I am a performer, director and acting teacher from Canada, who has been based for significant periods of time in Australia and the UK. For many years the Viewpoints have had a great impact on my work and on my approach to teaching actors. In this paper, I would like to share how my views of actor training were challenged by the Viewpoints and what new questions have emerged. Particularly, how the Viewpoints foregrounded the question, ‘Can acting even be systematised, and if so, how?’
I’d like to start by explaining briefly that the Viewpoints are a system of lenses that help directors, choreographers, actors and other performers isolate a facet of performance. The gift they give the artist is to temporarily remove latent hierarchies and unconscious biases about the most ‘important’ aspect of performance. Observation of, and improvising with, each facet gives the artist a sense of what they personally prioritise in their work, either through their individual habituation or because of their aesthetic paradigm. Through observation, improvisation and creating compositions, the artist develops their relationship with each of these facets and finds freedom of choice with an increased vocabulary of practice. The work also has the power to subvert assumptions or animate the tropes of performance with new energy.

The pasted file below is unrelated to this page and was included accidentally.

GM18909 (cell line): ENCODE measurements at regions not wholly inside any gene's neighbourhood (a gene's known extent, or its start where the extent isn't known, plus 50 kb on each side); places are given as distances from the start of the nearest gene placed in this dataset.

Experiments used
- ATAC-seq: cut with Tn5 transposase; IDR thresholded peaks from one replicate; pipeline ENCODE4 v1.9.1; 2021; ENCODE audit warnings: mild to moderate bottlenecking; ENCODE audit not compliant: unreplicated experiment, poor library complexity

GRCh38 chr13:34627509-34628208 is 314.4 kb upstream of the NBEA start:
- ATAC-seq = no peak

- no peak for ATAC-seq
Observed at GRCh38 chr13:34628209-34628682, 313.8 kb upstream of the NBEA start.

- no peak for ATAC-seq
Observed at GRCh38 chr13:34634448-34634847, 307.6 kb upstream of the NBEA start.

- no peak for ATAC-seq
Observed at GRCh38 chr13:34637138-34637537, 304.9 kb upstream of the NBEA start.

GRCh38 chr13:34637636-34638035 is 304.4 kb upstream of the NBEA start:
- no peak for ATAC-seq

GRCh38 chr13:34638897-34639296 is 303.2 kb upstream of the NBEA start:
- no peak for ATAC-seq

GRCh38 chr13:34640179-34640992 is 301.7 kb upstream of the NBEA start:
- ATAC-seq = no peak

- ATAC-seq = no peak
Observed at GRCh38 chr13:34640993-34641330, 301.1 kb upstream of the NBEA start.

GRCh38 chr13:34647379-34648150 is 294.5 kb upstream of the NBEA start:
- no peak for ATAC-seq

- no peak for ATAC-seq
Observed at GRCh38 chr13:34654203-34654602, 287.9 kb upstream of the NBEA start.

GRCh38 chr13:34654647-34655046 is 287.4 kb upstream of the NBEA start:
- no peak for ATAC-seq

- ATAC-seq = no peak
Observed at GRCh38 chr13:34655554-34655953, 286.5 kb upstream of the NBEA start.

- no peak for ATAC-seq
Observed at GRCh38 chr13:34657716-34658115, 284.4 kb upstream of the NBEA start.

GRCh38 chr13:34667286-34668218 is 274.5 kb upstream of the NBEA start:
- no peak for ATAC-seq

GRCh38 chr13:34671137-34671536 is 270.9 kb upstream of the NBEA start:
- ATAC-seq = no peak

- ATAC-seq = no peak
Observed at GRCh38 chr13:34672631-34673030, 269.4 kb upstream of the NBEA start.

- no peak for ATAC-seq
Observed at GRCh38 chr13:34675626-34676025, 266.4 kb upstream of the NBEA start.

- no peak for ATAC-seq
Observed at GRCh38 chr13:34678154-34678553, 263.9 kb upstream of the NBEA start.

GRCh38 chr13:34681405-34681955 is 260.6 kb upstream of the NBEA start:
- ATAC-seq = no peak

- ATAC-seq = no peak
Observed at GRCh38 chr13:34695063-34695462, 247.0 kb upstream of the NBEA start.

Mary Overlie developed the original iteration of the Viewpoints in the late 1970s. She proposed that deconstruction is essential to the creative process and that the hierarchies and taxonomies embedded in an art form can be dismantled and placed in a ‘horizontal relationship’ to each other. Overlie formulated six essential elements of performance and suggested their irreducible nature by resisting the addition of any more. Anne Bogart and Tina Landau saw the potential of Overlie’s work to create riveting, visceral movement for the stage and formulated nine viewpoints for movement as well as vocal viewpoints.
What both types of Viewpoints training share is that their authors have made a list of components; the prime elements of performance which can be isolated and worked with separately. Similar to the way a sound technology allows one to isolate and adjust bass, treble, volume, etc; the Viewpoints are filters and lenses for the ‘materials’ of performance. The result is a vocabulary and set of practices that promote deep understanding, freedom and control over a performer’s choices in improvisation as well as in scripted or scored work.